When the sample is exposed to radiation which is reflected, it is preferred that the entire sample be exposed to IR rays. Based on this integral exposure to radiation, the measurement is largely independent of the drying profile of the sample. This is another essential factor which increases reproducibility of the spectrum evaluation.
In order to generate an infrared spectrum, a sample is exposed to infrared radiation. This infrared radiation may cover the entire infrared range, i.e. a wave number range from 400-15000. When the above mentioned drying method is applied, it is particularly advantageous to use an IR spectroscopy in a wave number range 400-4000 as it exhibits a high specificity.
Any radiation which traverses the sample or is reflected by the sample is received by a detector. To optimize the intensity, one attempts to collect a largest possible part of the radiation. Prior art knows infrared-sensitive detectors, such as bolometer, thermoelements, photovoltaic elements, and semi conductor detectors. Before the beams reach the detector, they can be guided through a system of lenses, diaphragms, and mirrors.
The generation of infrared spectra is sufficiently known in prior art. With respect to the generation of IR spectra of dried samples, please refer to German Patent Application P 43 31596.8.
In conventional methods of evaluating spectra, the transmitted or reflected radiation is measured in dependency upon the wave number. In accordance with the invention, such a spectrum is evaluated by using a procedure with class assignment. To carry out this evaluation process, the spectrum must be digitalized unless a digital recording has been used. This means the spectrum must be converted into a value table containing the absorption or transmittance for discrete wave numbers. The number of value pairs essentially depends upon the capacity of the soft- or hardware used. In accordance with the invention, it is not necessary to isolate individual bands of the spectrum for separate analysis and evaluation. However, for some analyses it has proven to be advantageous if the value table for the evaluation is limited to certain wave number ranges. It is thus possible to select relevant spectrum ranges and to eliminate those parts of the spectrum which contain less important information.
The digitalized spectrum is transferred to a multivariate evaluation procedure which is available as a computer program.
In the invention, multivariate evaluation procedures are understood to be discriminant analyses, regularized discriminant analyses, neuronal networks, cluster analyses, and so forth. The corresponding software packages can be obtained by STSC, STAT SOFT, SAS and Galactic Industries.
Prior to their application in accordance with the invention, the multivariate evaluation procedures must be trained to match the field of application. This is usually done by a number of training runs where the infrared spectra of several samples of known classifications are entered into the evaluation procedure. The evaluation procedure is also provided with the type of classification of individual samples. In such a training run, the evaluation algorithm individually selects parameters ensuring a reliable assignment of the samples to the given classes. The so obtained parameters are used to classify unknown samples in later runs. If a sample of an unknown classification is evaluated and assigned to a class as described above, the evaluation procedure uses an output unit to inform the user which classification has been selected.
A particularly important field of application of the described classification procedure is the assignment of body fluids to clinically relevant groups. The classification procedure can also be advantageously used to classify samples of cell/bacteria suspensions.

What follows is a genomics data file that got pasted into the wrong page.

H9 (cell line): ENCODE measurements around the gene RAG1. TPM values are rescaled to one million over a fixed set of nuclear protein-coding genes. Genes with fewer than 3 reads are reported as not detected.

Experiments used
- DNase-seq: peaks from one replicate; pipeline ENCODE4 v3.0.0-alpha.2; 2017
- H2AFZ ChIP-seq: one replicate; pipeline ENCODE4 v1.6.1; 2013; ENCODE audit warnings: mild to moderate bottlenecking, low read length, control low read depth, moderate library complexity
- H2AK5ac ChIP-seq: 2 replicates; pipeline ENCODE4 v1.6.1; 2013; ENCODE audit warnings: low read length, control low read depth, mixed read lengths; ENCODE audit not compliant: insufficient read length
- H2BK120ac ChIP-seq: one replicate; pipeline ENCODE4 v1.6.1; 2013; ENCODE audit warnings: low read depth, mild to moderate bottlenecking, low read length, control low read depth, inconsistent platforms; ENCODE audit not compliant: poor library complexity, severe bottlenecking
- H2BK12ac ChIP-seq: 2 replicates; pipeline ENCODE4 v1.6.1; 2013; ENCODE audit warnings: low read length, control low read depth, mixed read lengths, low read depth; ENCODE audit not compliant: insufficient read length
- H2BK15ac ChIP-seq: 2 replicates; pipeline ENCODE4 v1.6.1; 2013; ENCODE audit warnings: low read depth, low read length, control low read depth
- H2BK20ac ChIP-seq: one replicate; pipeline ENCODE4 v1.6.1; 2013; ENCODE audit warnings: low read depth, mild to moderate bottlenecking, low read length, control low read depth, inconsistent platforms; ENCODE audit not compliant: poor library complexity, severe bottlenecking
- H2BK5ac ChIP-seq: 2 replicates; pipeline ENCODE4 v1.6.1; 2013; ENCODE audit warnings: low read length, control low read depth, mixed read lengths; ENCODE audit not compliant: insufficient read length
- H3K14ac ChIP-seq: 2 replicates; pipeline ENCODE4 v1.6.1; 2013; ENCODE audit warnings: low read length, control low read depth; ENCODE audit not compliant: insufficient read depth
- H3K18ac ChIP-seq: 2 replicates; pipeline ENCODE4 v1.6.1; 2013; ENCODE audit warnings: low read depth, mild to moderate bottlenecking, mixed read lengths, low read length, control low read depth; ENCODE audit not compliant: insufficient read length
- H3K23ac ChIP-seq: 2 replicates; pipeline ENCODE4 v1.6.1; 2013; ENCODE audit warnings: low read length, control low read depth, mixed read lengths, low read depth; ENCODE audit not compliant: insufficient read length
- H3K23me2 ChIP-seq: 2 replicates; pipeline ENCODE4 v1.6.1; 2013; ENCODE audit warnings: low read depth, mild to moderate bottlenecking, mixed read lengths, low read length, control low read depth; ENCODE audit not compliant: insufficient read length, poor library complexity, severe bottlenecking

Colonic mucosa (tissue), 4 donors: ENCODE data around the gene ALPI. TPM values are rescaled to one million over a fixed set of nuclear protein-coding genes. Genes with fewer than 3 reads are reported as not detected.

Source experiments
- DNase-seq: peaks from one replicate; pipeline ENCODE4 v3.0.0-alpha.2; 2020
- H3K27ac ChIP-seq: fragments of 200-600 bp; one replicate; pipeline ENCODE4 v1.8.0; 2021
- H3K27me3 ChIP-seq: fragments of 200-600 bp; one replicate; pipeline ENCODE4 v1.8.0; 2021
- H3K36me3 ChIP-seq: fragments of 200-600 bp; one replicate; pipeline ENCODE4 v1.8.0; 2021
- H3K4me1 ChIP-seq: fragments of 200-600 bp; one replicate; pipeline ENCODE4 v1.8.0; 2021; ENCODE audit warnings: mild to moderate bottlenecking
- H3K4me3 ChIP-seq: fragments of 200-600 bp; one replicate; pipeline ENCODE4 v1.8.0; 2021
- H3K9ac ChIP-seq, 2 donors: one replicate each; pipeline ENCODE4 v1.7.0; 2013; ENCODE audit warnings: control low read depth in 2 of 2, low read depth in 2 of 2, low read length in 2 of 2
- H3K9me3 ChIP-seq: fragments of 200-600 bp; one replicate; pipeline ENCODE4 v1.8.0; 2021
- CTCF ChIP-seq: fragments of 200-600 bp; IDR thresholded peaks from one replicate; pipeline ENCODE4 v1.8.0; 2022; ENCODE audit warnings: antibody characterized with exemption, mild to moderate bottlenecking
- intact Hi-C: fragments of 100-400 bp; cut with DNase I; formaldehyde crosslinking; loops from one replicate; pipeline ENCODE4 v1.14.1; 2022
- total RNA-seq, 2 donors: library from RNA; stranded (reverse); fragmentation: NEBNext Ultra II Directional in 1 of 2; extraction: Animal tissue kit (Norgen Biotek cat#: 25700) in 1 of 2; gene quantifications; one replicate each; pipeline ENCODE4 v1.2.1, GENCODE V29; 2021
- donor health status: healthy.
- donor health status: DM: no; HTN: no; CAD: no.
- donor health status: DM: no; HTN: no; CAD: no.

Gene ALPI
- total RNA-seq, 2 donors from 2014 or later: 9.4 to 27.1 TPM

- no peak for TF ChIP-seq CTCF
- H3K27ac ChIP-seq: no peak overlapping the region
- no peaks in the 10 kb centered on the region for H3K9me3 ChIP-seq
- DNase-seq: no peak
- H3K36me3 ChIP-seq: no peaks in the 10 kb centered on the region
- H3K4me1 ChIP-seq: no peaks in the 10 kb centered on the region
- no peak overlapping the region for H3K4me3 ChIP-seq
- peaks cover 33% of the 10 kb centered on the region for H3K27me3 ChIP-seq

A multivariate evaluation procedure usually has a multitude of different classes. With the method of the invention it is, hence, possible to classify a sample where currently known methods require several separate analysis procedures. Classes which belong to internal diseases, for example, are particularly important for clinical analyses. With the method of the invention it is, for example, possible to provide a classification in order to predict whether a liver disease or a renal disease is present. However, the described classification does not replace a clear diagnosis as the spectral changes of the sample may be caused by different diseases or interferences. The known classification is rather a procedure to decide for which disease the samples should be screened with classical methods. It is thus possible to save numerous analytical tests in a clinical laboratory which normally would have been necessary during the admission check.
The invention also comprises a device for classifying samples with
a sample carrier,
an infrared radiation source to expose a sample on the sample carrier to radiation,
a detector for detecting radiation that has been reflected by the sample or has traversed the sample,
a storage unit in which output signals of the detector are stored in the form of a spectrum,
an evaluation unit in which the spectrum of the sample is subject to a multivariate evaluation procedure and where the sample is assigned to a class based upon a comparison with spectra of a reference sample of a known classification,
a display, where the assignment of a sample to be analyzed to a class is graphically or alpha-numerically represented.
The device for classifying samples comprises a sample carrier onto which the sample to be analyzed is placed. A sample carrier in accordance with the invention must be resistant to the sample, as it is the site on which the drying of the sample occurs. It is particularly advantageous to use sample carriers which have a recess on their surface into which the sample can be placed. In addition to sample carriers with a diffusely reflecting surface, it is also possible to employ surfaces with specular reflection. When a diffusely reflecting carrier is used, primarily diffusely reflected radiation is evaluated, while specularly reflected radiation is excluded. When a sample carrier with a specular reflection is used, the directly reflected radiation is also evaluated.